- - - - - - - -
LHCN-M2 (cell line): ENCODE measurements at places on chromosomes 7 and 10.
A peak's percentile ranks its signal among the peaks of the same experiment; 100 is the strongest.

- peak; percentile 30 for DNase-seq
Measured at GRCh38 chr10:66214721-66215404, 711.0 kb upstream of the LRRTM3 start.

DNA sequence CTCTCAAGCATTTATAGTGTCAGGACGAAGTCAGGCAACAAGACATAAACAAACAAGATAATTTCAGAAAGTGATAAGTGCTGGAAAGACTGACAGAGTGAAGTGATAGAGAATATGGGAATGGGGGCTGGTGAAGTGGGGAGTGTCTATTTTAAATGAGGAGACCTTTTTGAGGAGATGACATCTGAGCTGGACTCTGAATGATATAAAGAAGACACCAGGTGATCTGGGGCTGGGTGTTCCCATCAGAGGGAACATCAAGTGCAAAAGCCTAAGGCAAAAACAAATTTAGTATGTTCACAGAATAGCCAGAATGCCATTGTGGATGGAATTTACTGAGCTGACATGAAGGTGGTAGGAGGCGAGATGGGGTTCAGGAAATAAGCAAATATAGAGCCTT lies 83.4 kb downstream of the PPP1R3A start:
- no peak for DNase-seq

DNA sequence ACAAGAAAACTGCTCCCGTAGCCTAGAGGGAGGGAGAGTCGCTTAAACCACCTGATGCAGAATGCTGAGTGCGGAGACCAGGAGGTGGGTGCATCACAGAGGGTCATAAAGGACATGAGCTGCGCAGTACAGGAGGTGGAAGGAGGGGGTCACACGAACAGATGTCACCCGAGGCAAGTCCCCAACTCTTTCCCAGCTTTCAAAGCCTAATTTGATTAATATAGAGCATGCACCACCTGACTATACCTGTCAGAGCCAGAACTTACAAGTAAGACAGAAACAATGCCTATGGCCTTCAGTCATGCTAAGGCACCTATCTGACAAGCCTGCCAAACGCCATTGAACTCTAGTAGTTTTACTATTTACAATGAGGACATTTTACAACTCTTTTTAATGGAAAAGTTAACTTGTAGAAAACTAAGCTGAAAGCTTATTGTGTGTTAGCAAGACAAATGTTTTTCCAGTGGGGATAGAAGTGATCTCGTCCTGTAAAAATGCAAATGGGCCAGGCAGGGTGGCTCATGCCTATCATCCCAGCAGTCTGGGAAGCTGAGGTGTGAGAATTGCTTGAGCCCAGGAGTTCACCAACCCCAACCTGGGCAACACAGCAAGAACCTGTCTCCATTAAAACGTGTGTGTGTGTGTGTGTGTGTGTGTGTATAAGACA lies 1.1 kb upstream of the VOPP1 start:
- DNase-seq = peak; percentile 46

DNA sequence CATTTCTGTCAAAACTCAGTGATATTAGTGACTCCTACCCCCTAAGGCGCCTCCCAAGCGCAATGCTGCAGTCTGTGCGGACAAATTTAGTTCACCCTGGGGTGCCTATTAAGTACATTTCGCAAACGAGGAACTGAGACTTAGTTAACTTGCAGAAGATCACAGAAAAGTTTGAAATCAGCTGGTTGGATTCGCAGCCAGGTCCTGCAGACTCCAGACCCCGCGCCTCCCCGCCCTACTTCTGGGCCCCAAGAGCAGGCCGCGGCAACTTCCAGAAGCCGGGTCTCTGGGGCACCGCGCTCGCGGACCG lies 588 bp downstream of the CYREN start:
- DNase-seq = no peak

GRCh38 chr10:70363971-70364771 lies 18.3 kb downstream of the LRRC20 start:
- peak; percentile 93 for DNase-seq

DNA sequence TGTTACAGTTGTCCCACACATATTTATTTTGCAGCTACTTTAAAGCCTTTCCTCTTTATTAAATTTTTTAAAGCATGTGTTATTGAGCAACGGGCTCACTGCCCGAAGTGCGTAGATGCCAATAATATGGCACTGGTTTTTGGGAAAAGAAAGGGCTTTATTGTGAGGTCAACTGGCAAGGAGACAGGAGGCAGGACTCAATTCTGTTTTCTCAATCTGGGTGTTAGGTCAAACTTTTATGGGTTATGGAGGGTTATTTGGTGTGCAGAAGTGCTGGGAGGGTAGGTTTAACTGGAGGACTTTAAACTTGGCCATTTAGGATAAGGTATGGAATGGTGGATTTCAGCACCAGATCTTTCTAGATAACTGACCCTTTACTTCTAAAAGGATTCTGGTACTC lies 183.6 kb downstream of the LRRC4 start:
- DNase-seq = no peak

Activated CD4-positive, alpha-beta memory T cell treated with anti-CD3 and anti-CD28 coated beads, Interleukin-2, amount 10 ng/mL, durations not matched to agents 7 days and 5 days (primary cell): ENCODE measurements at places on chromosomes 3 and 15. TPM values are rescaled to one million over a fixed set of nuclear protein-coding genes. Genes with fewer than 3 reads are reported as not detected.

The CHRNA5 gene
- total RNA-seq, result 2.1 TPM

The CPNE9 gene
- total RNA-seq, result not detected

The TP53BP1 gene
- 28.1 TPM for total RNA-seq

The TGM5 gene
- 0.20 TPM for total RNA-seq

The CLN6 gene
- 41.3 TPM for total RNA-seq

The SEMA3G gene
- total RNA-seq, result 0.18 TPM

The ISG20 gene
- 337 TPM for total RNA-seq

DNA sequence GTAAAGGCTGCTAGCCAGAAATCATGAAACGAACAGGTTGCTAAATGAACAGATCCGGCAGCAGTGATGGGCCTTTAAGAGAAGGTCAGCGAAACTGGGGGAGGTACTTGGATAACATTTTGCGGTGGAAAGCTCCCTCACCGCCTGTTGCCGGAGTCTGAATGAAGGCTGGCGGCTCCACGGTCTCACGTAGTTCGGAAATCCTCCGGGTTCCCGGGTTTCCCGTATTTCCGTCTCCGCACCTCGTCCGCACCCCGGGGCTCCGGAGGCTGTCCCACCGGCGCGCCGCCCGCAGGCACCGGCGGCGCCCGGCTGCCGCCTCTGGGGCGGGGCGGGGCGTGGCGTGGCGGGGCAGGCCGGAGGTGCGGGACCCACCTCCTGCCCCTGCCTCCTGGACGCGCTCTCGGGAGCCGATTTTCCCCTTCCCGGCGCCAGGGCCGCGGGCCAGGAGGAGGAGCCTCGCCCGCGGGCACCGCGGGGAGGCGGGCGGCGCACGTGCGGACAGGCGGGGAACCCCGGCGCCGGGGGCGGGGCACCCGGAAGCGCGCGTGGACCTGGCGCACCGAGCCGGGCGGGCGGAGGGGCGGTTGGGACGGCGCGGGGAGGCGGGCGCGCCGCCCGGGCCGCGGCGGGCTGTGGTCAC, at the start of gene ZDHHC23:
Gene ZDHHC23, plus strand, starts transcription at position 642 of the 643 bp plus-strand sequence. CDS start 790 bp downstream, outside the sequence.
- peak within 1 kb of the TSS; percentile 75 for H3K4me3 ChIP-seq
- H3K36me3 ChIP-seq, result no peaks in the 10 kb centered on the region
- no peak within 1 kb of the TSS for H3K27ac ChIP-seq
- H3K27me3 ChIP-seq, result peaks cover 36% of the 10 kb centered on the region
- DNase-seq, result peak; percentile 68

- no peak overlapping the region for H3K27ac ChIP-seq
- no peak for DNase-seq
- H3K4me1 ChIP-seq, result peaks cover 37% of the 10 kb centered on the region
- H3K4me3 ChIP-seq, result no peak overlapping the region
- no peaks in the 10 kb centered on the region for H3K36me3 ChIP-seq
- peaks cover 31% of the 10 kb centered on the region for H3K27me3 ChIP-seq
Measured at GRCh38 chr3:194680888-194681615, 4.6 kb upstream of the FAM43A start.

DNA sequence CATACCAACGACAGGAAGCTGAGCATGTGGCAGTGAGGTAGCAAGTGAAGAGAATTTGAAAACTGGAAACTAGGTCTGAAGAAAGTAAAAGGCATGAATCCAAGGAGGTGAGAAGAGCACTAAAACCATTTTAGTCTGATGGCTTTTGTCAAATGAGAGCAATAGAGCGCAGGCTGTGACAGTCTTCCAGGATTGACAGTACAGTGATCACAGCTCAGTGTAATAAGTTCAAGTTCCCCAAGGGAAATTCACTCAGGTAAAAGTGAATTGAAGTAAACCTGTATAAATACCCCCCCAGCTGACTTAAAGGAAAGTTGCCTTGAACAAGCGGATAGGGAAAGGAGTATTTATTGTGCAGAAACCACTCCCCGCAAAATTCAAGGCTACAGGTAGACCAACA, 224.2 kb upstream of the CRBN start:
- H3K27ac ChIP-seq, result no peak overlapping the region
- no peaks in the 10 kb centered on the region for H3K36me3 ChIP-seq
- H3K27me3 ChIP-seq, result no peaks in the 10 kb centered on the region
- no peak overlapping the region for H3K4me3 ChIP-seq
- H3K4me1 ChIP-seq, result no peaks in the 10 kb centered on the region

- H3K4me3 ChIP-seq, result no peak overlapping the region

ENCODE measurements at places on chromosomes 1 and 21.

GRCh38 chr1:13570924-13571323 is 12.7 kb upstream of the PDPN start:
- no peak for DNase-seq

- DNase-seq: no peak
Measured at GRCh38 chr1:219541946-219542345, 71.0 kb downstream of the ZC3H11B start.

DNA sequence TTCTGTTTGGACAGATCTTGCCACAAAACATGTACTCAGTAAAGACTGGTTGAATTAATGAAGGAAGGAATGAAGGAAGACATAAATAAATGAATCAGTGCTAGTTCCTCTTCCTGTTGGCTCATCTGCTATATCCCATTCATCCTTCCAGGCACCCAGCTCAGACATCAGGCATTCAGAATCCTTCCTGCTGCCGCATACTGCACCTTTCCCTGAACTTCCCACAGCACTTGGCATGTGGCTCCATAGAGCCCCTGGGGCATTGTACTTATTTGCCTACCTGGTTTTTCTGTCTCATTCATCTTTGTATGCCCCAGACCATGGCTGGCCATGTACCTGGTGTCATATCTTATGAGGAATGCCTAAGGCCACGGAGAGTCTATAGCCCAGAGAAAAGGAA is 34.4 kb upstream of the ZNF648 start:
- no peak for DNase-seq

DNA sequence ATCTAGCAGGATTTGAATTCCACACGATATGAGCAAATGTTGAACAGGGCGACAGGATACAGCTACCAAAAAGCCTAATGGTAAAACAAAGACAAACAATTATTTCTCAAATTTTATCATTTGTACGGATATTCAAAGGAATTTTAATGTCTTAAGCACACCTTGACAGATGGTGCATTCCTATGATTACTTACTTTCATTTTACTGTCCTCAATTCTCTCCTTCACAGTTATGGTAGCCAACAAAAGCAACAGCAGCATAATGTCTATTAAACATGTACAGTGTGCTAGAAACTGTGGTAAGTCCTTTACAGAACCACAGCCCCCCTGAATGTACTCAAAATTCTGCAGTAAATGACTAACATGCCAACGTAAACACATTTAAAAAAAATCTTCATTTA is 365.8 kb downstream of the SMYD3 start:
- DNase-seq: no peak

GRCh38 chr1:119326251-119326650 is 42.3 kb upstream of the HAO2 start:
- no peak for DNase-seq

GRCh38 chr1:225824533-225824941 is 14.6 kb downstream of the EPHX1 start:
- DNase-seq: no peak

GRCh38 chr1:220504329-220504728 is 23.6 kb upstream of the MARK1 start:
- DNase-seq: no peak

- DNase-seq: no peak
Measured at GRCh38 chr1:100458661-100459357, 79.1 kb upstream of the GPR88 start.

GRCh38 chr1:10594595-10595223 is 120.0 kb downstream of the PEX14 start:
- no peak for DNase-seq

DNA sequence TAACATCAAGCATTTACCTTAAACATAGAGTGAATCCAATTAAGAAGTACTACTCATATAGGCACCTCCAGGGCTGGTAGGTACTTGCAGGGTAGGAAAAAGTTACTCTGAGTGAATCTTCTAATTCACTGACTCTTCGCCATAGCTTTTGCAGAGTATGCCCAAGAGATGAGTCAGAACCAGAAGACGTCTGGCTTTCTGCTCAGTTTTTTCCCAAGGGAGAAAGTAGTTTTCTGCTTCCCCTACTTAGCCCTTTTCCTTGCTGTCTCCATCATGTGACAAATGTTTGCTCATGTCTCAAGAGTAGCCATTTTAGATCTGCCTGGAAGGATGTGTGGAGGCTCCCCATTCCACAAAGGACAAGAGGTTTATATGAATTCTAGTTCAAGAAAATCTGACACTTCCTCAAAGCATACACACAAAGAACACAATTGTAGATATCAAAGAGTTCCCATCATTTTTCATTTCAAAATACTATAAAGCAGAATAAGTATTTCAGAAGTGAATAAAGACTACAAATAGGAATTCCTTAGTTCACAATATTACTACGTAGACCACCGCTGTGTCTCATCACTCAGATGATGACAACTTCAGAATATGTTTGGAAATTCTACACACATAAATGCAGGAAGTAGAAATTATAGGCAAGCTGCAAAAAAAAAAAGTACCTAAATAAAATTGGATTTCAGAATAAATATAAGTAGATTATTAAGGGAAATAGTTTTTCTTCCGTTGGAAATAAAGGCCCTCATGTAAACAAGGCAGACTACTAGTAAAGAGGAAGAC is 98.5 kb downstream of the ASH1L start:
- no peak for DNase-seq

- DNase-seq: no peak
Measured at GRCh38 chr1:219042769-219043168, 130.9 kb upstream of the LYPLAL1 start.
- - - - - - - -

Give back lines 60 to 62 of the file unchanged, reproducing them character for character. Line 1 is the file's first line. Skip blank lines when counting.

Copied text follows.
GRCh38 chr1:119326251-119326650 is 42.3 kb upstream of the HAO2 start:
- no peak for DNase-seq

GRCh38 chr1:225824533-225824941 is 14.6 kb downstream of the EPHX1 start: